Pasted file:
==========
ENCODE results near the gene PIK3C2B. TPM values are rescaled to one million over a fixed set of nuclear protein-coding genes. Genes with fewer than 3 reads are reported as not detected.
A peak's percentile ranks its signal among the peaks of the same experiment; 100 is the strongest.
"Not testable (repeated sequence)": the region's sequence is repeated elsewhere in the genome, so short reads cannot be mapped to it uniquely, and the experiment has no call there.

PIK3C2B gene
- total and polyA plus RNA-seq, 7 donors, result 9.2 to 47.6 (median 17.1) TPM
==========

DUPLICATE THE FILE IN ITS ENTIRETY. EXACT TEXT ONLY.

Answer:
ENCODE results near the gene PIK3C2B. TPM values are rescaled to one million over a fixed set of nuclear protein-coding genes. Genes with fewer than 3 reads are reported as not detected.
A peak's percentile ranks its signal among the peaks of the same experiment; 100 is the strongest.
"Not testable (repeated sequence)": the region's sequence is repeated elsewhere in the genome, so short reads cannot be mapped to it uniquely, and the experiment has no call there.

PIK3C2B gene
- total and polyA plus RNA-seq, 7 donors, result 9.2 to 47.6 (median 17.1) TPM